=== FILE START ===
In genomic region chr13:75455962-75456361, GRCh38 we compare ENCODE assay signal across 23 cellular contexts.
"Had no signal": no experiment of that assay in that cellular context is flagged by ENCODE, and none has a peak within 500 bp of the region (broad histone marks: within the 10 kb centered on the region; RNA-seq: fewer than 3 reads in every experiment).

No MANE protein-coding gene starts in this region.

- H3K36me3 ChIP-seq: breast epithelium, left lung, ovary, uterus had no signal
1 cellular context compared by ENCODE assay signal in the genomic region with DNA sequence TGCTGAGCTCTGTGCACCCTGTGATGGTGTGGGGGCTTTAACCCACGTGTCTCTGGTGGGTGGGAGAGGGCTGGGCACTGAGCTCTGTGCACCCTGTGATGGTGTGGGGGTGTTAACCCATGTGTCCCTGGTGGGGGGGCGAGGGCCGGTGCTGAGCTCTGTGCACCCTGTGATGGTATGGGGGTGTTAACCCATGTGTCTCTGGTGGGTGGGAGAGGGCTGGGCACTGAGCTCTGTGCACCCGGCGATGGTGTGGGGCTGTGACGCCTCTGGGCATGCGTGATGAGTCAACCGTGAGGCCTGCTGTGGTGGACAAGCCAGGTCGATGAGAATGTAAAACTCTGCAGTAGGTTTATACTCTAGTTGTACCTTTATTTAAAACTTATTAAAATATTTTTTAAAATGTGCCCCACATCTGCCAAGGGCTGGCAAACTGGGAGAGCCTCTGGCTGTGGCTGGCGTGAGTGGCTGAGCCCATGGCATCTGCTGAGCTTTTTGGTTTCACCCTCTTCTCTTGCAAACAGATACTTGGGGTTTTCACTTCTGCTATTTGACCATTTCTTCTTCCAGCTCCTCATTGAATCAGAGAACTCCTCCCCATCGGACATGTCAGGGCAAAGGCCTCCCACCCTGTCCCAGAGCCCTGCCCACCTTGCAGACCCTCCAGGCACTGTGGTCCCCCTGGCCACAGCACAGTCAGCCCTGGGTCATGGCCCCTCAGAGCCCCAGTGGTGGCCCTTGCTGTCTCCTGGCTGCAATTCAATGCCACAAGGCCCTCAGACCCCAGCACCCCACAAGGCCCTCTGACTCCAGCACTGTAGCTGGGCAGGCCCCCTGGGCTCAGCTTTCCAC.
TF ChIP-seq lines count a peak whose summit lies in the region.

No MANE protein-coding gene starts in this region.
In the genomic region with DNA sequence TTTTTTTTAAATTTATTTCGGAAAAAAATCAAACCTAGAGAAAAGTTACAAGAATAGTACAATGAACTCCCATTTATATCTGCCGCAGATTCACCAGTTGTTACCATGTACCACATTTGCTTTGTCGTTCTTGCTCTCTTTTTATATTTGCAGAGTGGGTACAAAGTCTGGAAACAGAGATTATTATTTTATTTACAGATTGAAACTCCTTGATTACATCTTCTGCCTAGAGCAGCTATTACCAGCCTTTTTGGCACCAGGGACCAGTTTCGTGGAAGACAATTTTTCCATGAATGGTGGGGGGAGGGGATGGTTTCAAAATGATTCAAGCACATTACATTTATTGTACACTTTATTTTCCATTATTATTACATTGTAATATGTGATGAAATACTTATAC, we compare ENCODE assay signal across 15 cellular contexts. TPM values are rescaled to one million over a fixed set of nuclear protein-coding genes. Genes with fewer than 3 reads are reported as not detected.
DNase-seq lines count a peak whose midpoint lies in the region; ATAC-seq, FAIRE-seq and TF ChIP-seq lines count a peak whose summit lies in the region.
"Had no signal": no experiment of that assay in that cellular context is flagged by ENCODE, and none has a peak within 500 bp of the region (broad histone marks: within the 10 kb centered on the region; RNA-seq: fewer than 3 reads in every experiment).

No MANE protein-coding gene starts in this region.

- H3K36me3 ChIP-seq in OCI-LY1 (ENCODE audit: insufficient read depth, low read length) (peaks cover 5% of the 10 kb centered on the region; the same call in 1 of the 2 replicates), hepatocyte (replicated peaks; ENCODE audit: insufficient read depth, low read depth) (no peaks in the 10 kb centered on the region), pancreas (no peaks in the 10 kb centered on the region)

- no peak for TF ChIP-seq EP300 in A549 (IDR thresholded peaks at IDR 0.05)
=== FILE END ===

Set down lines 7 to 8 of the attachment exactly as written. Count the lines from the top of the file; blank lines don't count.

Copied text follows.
No MANE protein-coding gene starts in this region.
In the genomic region with DNA sequence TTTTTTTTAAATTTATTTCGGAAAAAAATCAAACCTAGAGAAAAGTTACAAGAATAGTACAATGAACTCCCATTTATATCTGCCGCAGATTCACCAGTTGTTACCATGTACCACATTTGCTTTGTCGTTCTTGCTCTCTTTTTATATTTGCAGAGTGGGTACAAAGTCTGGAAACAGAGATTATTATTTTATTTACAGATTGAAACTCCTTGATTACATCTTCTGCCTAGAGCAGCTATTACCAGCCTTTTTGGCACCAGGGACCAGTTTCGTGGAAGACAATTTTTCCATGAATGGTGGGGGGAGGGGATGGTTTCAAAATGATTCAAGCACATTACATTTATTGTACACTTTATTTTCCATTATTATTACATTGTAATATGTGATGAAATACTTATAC, we compare ENCODE assay signal across 15 cellular contexts. TPM values are rescaled to one million over a fixed set of nuclear protein-coding genes. Genes with fewer than 3 reads are reported as not detected.